But now the plague, grown to a larger size,
Riots on Man, and scorns a meaner prize.
Intestine heats begin the civil war,
And flushings first the latent flame declare,
And breath inspir'd, which seem'd like fiery air.
Their black dry tongues are swell'd, and scarce can move,
And short thick sighs from panting lung are drove.
They gape for air, with flatt'ring hopes t' abate
Their raging flames, but that augments their heat.
No bed, no cov'ring can the wretches bear,
But on the ground, expos'd to open air,
They lye, and hope to find a pleasing coolness there.
The suff'ring Earth with that oppression curst,
Returns the heat which they imparted first.
In vain physicians would bestow their aid,
Vain all their art, and useless all their trade;
And they, ev'n they, who fleeting life recall,
Feel the same Pow'rs, and undistinguish'd fall.
If any proves so daring to attend
His sick companion, or his darling friend,
Th' officious wretch sucks in contagious breath,
And with his friend does sympathize in death.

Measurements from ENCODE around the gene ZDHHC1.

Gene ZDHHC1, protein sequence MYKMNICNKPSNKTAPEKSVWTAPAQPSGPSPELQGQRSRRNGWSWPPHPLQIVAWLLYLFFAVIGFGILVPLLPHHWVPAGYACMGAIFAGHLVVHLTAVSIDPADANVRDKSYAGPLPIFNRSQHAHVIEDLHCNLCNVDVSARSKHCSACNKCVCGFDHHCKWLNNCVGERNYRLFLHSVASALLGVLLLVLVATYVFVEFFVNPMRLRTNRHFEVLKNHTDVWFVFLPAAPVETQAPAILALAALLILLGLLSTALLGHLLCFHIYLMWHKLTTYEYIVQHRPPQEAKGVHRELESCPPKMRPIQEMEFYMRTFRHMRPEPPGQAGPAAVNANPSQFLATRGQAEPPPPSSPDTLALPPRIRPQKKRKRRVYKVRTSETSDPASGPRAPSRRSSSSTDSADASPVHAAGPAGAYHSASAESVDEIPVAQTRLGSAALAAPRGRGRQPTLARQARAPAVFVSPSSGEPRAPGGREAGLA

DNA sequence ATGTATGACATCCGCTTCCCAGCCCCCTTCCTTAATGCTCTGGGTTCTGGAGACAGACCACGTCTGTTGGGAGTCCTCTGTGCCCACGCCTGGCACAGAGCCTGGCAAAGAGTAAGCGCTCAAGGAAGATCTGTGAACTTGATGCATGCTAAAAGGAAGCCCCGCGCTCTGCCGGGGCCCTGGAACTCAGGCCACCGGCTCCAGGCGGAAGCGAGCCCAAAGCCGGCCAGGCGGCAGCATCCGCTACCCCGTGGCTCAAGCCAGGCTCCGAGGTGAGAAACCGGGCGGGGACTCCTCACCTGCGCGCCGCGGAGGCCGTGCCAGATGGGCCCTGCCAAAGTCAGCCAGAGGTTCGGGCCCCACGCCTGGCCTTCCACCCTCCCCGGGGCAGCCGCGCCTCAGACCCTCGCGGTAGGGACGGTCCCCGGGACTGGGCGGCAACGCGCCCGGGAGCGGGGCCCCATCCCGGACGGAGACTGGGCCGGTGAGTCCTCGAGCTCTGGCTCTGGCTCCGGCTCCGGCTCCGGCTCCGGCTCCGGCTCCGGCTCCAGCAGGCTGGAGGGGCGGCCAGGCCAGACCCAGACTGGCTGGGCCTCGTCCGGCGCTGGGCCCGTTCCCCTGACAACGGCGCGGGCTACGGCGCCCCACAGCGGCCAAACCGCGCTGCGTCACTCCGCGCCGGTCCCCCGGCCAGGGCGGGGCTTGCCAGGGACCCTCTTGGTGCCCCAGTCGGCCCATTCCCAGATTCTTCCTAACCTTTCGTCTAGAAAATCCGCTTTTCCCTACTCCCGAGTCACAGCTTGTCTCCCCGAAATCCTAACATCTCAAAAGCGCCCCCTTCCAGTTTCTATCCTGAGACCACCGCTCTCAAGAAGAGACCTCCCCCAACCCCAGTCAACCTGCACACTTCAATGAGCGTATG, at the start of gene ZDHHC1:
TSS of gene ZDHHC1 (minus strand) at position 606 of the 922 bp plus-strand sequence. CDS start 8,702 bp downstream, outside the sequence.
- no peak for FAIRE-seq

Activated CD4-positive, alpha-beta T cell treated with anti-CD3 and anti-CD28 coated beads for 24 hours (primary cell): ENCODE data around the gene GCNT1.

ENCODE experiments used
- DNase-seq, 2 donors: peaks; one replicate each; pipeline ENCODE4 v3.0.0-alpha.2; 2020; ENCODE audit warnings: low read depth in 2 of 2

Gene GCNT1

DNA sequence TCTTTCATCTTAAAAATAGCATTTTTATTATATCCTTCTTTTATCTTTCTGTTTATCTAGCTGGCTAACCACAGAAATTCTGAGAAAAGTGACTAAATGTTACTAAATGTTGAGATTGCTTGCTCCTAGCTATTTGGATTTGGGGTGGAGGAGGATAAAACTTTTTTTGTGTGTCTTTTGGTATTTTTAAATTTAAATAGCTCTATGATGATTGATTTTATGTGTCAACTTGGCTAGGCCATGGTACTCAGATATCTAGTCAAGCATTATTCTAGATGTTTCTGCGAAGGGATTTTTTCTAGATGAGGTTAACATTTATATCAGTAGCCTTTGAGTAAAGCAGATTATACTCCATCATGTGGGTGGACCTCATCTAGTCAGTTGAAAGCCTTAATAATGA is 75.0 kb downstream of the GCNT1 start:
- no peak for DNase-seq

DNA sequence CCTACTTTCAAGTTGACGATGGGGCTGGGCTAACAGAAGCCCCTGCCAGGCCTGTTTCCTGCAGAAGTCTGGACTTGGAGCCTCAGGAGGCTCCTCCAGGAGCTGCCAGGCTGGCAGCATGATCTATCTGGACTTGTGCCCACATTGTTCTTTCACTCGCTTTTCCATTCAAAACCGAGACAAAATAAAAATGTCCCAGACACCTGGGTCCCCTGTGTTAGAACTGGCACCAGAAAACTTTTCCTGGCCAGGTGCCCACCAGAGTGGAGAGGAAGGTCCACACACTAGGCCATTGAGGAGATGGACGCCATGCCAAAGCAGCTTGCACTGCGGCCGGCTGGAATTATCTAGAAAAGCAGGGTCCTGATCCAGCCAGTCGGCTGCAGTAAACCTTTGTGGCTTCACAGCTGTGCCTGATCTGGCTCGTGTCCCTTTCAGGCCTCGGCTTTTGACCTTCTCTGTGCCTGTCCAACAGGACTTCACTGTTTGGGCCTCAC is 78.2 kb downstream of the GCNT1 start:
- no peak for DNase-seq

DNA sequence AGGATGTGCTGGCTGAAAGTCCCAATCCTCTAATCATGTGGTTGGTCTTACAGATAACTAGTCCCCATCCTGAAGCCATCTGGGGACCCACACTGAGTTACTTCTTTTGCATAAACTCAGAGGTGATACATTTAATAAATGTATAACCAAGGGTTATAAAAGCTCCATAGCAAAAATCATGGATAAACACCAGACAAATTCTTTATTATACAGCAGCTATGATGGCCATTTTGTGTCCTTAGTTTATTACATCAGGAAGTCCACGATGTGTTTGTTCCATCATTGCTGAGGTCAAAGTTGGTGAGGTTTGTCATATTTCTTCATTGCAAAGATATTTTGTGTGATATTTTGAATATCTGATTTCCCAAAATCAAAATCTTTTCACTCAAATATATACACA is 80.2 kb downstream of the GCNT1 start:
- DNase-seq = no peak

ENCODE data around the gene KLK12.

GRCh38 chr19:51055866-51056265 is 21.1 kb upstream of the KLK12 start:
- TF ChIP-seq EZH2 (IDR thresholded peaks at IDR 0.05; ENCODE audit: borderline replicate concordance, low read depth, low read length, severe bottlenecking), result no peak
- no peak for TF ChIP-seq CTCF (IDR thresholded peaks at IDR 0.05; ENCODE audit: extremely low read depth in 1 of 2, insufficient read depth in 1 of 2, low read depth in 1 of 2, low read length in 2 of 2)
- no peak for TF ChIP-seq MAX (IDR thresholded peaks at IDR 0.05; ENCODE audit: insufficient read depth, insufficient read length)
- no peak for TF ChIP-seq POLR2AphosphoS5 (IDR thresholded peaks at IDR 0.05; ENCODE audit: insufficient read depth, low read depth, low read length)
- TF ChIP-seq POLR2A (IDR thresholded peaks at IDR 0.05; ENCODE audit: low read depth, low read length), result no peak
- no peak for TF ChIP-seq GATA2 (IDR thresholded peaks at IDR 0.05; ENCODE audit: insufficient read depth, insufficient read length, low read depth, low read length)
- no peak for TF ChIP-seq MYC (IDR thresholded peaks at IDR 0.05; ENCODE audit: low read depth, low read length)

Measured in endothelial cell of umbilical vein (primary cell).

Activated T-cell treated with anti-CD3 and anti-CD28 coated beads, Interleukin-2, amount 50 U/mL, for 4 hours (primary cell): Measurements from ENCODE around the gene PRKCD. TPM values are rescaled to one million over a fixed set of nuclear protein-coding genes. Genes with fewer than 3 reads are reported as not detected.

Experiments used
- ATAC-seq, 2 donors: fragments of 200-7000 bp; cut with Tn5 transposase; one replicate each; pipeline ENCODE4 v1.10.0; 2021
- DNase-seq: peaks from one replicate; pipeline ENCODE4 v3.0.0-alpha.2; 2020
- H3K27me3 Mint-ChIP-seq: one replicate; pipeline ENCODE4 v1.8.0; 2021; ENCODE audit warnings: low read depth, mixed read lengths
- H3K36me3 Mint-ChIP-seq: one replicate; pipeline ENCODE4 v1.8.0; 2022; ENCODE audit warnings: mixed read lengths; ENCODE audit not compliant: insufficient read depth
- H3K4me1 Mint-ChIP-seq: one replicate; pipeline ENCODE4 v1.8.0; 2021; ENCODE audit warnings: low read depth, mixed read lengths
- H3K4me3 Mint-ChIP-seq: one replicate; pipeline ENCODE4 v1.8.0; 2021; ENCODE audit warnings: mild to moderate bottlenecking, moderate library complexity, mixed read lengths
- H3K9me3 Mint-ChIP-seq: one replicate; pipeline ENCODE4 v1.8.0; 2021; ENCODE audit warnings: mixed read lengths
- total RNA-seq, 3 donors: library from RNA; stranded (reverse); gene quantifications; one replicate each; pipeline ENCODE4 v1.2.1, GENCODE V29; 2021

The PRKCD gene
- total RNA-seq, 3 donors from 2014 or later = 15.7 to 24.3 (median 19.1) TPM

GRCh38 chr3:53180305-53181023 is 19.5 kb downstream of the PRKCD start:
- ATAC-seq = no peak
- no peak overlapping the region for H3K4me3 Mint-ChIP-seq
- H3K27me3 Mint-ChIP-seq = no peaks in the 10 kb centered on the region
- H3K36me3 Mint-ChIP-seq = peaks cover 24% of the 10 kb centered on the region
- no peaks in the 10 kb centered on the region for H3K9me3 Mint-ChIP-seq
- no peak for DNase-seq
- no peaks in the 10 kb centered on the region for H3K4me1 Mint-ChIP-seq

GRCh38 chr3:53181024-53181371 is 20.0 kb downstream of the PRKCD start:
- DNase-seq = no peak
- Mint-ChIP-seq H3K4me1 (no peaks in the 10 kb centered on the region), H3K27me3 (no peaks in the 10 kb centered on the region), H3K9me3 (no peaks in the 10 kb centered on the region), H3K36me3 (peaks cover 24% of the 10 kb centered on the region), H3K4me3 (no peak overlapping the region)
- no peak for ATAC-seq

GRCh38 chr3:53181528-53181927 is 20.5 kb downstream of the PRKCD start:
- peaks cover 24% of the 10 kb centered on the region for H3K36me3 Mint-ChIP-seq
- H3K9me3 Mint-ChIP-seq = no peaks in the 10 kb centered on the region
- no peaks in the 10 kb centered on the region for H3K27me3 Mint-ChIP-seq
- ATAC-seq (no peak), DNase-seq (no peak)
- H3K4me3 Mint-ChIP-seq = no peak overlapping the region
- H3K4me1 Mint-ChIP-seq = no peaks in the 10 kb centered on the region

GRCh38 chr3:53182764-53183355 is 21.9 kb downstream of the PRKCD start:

And now the care and hopes of life are past,
They please their fancies, and indulge their taste;
At brooks and streams, regardless of their shame,
Each sex, promiscuous, strives to quench their flame;
Nor do they strive in vain to quench it there,
For thirst, and life at once extinguish'd are.
Thus in the brooks the dying bodies sink,
But heedless still the rash survivors drink.
So much uneasy down the wretches hate,
They fly their beds, to struggle with their fate;
But if decaying strength forbids to rise,
The victim crawls and rouls, 'till on the ground he lies.
Each shuns his bed, as each wou'd shun his tomb,
And thinks th' infection only lodg'd at vhome.
Here one, with fainting steps, does slowly creep
O'er heaps of dead, and strait augments the heap;
Another, while his strength and tongue prevail'd,
Bewails his friend, and falls himself bewail'd:
This with imploring looks surveys the skies,
The last dear office of his closing eyes,
But finds the Heav'ns implacable, and dies.
Everyone's re-reading--for obvious reasons--Camus' novel about the physician in Oman, but I ran across the above in Book VII of Ovid's Metamorphoses. The above translation is by "Sir Samuel Garth, John Dryden, et al" according to M.I.T.'s Internet Classics Archive. I'm actually reading David Raeburn’s modern verse translation (2016), which is okay if not brilliant. A bit breezy and unpoetical for my taste. I may look for something I like better to read in a couple of years. Ovid is fantastic stuff. I read some of this when I was much younger, but never the whole thing. Sometime this summer, I'll be reading Emily Wilson's new translation of the Odyssey, which is supposed to be pretty good. I last read the Odyssey about fifteen years ago, in the well-known 1967 translation by Albert Cook. Blah blah blah.